Food and Farming

Those two words, food and farming are intimately linked.

Now, the UK Government is preventing Westminster MPs from voting on a House of Lords amendment to the Agriculture Bill.  Thus, the planned UK Trade and Agriculture Commission will not be empowered to protect food and animal welfare standard in the UK. 

An unending stream of underhand tactics, lies, rule breaking, shortcuts, manipulation and deceit power this Conservative Government. They are ushering in low standards, cheap imports and industrial farming practices that will be bad for animals, bad for humans and bad for the environment. 

The Agriculture Bill provides the legislative framework for the replacement of agricultural support schemes in place during EU membership. For some people, the Brexit project was about cutting red-tape in the belief that bureaucracy was the problem. So far, the post-Brexit world is presenting ever more complex bureaucracy producing poorer and poorer results at a greater cost than before.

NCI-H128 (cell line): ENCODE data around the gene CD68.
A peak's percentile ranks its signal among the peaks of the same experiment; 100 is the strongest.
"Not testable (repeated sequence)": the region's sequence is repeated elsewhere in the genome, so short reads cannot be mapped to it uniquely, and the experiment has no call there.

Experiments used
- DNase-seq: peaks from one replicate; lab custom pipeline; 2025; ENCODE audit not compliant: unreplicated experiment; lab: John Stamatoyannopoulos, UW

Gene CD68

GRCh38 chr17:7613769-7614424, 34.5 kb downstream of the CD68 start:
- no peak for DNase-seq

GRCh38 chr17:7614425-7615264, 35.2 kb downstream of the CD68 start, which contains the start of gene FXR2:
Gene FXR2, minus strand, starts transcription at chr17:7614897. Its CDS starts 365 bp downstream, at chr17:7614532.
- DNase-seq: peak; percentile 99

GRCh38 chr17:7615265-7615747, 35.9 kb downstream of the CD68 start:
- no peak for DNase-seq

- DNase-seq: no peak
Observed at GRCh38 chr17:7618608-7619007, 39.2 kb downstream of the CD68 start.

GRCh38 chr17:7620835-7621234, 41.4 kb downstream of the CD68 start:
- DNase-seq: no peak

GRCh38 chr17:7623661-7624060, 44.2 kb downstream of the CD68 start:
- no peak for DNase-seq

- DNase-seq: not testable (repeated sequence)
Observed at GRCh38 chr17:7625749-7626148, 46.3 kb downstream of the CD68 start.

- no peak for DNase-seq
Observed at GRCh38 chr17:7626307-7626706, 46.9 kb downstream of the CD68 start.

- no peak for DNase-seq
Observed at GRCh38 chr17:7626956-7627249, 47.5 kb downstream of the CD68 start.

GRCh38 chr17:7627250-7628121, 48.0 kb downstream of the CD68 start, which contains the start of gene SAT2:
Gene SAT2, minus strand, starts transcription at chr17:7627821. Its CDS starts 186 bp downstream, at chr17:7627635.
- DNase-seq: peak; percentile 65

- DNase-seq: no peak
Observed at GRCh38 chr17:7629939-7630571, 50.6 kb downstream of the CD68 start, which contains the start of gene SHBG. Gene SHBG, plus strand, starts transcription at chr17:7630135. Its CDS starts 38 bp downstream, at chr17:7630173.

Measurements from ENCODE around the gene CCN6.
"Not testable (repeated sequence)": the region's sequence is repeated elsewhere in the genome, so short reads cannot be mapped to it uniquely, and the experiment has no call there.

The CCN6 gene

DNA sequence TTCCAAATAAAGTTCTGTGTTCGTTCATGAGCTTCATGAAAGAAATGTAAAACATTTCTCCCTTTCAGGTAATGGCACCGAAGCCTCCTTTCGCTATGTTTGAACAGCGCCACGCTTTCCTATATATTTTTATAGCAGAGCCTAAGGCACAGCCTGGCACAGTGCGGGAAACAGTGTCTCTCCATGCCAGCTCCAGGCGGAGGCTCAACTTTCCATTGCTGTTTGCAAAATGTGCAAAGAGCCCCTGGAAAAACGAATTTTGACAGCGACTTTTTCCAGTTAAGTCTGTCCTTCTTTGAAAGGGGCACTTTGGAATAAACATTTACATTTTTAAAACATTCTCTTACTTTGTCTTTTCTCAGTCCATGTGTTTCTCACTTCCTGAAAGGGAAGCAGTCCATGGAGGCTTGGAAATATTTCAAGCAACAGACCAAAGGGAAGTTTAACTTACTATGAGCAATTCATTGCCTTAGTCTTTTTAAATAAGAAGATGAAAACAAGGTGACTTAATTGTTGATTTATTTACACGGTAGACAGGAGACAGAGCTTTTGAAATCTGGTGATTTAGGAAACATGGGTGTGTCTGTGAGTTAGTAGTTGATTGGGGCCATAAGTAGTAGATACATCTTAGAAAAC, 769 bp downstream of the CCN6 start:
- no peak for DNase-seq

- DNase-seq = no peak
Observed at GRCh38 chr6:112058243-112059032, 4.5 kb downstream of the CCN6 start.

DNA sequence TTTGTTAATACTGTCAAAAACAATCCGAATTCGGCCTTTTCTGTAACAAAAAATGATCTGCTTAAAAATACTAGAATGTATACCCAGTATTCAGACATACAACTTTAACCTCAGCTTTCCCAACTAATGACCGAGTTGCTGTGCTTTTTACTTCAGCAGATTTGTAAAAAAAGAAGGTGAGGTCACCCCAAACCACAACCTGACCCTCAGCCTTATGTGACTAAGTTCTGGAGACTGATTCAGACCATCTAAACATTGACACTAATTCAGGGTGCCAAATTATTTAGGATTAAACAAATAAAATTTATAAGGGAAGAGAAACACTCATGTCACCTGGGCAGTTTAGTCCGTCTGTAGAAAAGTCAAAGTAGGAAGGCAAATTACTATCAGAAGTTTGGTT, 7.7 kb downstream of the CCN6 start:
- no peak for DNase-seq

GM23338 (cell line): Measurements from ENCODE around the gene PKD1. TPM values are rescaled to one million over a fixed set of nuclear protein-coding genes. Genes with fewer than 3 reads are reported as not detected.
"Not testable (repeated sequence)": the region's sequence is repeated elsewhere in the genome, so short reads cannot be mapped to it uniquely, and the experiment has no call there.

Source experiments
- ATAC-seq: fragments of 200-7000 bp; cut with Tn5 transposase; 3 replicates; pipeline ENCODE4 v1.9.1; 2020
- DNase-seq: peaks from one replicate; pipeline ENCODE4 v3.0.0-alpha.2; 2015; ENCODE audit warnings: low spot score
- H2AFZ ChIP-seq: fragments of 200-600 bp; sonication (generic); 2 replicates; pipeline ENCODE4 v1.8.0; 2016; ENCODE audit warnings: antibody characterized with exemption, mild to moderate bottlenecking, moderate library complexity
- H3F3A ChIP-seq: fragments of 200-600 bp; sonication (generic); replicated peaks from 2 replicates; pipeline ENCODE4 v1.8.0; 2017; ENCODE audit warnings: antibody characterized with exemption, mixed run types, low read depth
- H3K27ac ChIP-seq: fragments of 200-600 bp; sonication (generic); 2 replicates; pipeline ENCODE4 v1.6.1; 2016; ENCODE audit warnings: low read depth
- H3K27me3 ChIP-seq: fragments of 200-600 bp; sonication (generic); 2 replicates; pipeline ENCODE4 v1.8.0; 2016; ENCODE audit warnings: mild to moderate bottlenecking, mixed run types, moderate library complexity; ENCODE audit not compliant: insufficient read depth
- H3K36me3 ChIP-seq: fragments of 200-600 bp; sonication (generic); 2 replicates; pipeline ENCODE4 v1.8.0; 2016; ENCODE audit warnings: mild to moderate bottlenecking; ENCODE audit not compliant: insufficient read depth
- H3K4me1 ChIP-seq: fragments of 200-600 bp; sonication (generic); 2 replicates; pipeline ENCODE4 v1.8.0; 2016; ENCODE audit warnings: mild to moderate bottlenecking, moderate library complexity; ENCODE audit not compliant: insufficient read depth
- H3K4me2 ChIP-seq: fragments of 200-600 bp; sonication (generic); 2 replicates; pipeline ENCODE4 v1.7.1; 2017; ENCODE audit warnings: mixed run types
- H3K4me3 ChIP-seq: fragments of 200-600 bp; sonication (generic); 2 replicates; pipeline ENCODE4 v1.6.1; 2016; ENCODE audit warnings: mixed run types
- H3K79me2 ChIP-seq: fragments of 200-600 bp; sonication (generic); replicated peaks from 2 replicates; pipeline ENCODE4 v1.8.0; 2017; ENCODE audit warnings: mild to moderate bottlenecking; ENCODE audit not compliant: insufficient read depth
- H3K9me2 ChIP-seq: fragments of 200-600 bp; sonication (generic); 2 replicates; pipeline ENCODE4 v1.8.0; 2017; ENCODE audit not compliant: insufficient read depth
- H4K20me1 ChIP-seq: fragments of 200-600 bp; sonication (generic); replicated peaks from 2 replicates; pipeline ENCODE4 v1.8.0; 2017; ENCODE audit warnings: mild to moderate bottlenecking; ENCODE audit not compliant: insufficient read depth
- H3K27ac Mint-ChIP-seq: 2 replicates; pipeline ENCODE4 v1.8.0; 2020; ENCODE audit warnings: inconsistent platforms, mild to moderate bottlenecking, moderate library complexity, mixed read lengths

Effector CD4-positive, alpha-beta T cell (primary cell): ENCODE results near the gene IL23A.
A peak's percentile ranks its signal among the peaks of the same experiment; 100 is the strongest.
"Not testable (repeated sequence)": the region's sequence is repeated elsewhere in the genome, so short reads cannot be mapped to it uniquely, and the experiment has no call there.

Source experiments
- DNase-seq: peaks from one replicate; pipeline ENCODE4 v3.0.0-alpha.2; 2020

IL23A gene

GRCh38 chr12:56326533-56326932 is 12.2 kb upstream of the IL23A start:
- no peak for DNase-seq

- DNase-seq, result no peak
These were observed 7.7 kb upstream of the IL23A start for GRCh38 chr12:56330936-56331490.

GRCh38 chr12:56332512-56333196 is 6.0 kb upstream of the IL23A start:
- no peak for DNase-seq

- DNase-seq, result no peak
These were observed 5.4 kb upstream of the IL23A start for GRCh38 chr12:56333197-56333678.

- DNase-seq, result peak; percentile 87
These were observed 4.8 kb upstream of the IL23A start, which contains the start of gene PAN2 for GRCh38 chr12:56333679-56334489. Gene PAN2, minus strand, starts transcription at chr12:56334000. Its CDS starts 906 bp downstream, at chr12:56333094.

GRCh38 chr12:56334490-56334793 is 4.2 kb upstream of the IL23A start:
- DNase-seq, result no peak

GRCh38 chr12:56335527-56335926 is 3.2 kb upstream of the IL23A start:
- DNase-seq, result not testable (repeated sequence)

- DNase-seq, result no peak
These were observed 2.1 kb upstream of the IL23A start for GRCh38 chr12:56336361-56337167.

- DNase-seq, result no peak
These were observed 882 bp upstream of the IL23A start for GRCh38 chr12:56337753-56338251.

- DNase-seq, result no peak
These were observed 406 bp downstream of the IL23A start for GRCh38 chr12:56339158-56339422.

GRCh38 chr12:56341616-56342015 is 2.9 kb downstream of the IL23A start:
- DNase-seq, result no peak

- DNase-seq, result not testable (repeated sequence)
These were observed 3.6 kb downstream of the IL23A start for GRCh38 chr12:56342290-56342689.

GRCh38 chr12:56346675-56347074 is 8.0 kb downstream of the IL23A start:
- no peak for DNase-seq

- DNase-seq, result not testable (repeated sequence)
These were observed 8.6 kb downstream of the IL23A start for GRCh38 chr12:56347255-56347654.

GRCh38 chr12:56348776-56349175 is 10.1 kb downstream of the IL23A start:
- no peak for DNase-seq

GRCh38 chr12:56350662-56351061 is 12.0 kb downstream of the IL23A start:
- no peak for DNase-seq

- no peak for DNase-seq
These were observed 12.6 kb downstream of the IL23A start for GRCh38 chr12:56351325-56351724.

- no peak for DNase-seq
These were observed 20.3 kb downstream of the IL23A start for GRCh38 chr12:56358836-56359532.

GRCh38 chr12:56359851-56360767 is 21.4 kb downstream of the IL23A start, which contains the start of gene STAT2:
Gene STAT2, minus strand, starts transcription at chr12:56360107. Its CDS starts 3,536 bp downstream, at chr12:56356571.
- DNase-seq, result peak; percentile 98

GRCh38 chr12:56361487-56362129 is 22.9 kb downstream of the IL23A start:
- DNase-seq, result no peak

National Farming Union’s president Minette Batters said: “We have the chance to become a global leader in climate-friendly farming, and neither farmers nor the public want to see that ambition fall by the wayside because our trade policy does not hold food imports to the same standards as are expected of our own farmers.”

The coming week will test if this UK Government is united with the majority of the public and farmers in not wanting to accept lower quality food imports or doesn’t give a dam. 

Bath & West

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Thursday, I spent at the Royal Bath & West Show in Somerset. Remarkably, I’ve been going to agricultural shows for 50 years.  I was 5 years old when this show found a permanent home near Shepton Mallet.

My grandfather owned Yew Tree Farm which was next to the site. Yew Tree Farm House is on the left hand side of the road going up Prestleigh Hill on the A371.  Apparently they used to herd cows up Prestleigh Hill.  Now that’s steep.  However, in the 1950s-60s road traffic wasn’t anything like it is now.  Except maybe for one or two heavy quarry trucks.

Timekeeping for the farm was the sound of the steam trains echoing across the valley. That railway line was axed as so many were in 1965.

I have a childhood memories of the showground in the summer sun and in the pouring rain. As a boy I’d hop over the gate into the field used as a car park and into the show ground.  Then there were few permanent features.  The show was a sea of white tents.

What has changed? The long and the short of it is that it’s now not just an agricultural show.  In fact, farming is at the heart of what goes on but everything else is much bigger.  It’s a place where town and country meet.